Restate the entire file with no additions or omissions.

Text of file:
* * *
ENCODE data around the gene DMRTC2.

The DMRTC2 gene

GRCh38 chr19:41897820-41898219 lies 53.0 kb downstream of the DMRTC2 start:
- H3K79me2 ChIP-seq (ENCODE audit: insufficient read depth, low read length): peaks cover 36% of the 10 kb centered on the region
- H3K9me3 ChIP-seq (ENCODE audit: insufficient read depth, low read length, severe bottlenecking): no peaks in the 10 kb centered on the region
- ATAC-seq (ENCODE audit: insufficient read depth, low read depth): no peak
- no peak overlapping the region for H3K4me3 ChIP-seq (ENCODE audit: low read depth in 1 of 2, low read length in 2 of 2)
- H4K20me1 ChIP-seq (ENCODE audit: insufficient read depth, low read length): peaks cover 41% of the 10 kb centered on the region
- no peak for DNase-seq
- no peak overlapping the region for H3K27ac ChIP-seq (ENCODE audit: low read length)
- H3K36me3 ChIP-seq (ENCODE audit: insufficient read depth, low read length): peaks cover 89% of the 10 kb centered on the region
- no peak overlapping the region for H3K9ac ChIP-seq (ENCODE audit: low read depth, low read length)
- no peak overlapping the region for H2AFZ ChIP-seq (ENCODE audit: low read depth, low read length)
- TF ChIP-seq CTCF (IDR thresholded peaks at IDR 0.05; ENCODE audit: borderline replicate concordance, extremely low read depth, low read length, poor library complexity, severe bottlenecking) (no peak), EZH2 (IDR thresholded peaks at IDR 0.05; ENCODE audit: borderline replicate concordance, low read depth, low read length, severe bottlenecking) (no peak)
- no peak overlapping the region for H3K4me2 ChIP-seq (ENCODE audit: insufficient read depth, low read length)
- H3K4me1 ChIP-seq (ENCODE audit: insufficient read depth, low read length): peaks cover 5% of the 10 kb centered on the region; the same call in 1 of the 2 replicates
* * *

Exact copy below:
ENCODE data around the gene DMRTC2.

The DMRTC2 gene

GRCh38 chr19:41897820-41898219 lies 53.0 kb downstream of the DMRTC2 start:
- H3K79me2 ChIP-seq (ENCODE audit: insufficient read depth, low read length): peaks cover 36% of the 10 kb centered on the region
- H3K9me3 ChIP-seq (ENCODE audit: insufficient read depth, low read length, severe bottlenecking): no peaks in the 10 kb centered on the region
- ATAC-seq (ENCODE audit: insufficient read depth, low read depth): no peak
- no peak overlapping the region for H3K4me3 ChIP-seq (ENCODE audit: low read depth in 1 of 2, low read length in 2 of 2)
- H4K20me1 ChIP-seq (ENCODE audit: insufficient read depth, low read length): peaks cover 41% of the 10 kb centered on the region
- no peak for DNase-seq
- no peak overlapping the region for H3K27ac ChIP-seq (ENCODE audit: low read length)
- H3K36me3 ChIP-seq (ENCODE audit: insufficient read depth, low read length): peaks cover 89% of the 10 kb centered on the region
- no peak overlapping the region for H3K9ac ChIP-seq (ENCODE audit: low read depth, low read length)
- no peak overlapping the region for H2AFZ ChIP-seq (ENCODE audit: low read depth, low read length)
- TF ChIP-seq CTCF (IDR thresholded peaks at IDR 0.05; ENCODE audit: borderline replicate concordance, extremely low read depth, low read length, poor library complexity, severe bottlenecking) (no peak), EZH2 (IDR thresholded peaks at IDR 0.05; ENCODE audit: borderline replicate concordance, low read depth, low read length, severe bottlenecking) (no peak)
- no peak overlapping the region for H3K4me2 ChIP-seq (ENCODE audit: insufficient read depth, low read length)
- H3K4me1 ChIP-seq (ENCODE audit: insufficient read depth, low read length): peaks cover 5% of the 10 kb centered on the region; the same call in 1 of the 2 replicates